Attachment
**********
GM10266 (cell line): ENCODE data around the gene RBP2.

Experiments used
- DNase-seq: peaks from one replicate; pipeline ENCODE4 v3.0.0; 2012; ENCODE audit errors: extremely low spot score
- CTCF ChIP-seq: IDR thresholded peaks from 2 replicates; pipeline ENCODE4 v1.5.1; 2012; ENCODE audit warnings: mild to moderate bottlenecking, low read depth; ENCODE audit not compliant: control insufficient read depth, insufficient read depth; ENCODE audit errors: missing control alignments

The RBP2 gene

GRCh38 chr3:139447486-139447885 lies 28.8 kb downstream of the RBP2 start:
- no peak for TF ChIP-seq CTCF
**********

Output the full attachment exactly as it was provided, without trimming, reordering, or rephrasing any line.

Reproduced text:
GM10266 (cell line): ENCODE data around the gene RBP2.

Experiments used
- DNase-seq: peaks from one replicate; pipeline ENCODE4 v3.0.0; 2012; ENCODE audit errors: extremely low spot score
- CTCF ChIP-seq: IDR thresholded peaks from 2 replicates; pipeline ENCODE4 v1.5.1; 2012; ENCODE audit warnings: mild to moderate bottlenecking, low read depth; ENCODE audit not compliant: control insufficient read depth, insufficient read depth; ENCODE audit errors: missing control alignments

The RBP2 gene

GRCh38 chr3:139447486-139447885 lies 28.8 kb downstream of the RBP2 start:
- no peak for TF ChIP-seq CTCF